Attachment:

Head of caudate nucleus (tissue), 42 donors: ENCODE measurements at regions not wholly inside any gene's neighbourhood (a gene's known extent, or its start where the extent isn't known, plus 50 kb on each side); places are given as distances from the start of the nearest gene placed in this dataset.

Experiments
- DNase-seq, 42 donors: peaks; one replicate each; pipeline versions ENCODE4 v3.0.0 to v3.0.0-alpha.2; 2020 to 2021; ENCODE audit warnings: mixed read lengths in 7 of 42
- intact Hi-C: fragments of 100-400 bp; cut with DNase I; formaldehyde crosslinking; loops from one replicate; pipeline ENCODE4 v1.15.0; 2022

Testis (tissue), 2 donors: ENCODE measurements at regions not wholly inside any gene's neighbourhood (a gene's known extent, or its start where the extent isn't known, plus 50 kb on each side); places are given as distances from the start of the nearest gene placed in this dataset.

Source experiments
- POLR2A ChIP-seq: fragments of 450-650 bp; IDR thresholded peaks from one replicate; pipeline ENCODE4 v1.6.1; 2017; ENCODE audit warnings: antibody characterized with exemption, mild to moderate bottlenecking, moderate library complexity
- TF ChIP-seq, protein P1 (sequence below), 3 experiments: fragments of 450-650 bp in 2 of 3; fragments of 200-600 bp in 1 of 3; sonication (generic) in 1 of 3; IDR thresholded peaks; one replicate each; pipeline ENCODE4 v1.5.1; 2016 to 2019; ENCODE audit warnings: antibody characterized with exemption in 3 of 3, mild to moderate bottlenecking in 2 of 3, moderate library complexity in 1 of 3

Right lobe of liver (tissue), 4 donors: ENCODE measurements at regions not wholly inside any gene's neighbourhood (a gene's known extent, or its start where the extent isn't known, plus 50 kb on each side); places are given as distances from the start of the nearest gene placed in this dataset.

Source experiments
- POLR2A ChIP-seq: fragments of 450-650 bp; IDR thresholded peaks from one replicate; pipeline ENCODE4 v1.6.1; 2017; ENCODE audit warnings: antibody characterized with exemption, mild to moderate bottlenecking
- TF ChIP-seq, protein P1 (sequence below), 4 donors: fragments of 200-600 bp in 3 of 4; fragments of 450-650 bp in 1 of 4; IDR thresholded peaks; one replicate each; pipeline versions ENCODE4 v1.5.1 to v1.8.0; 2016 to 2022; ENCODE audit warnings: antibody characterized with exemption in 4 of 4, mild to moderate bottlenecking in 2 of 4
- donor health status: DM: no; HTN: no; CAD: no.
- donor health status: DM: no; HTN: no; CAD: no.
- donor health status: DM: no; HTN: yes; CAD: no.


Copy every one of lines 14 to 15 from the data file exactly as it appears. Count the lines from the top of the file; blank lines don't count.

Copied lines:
- donor health status: DM: no; HTN: no; CAD: no.
- donor health status: DM: no; HTN: yes; CAD: no.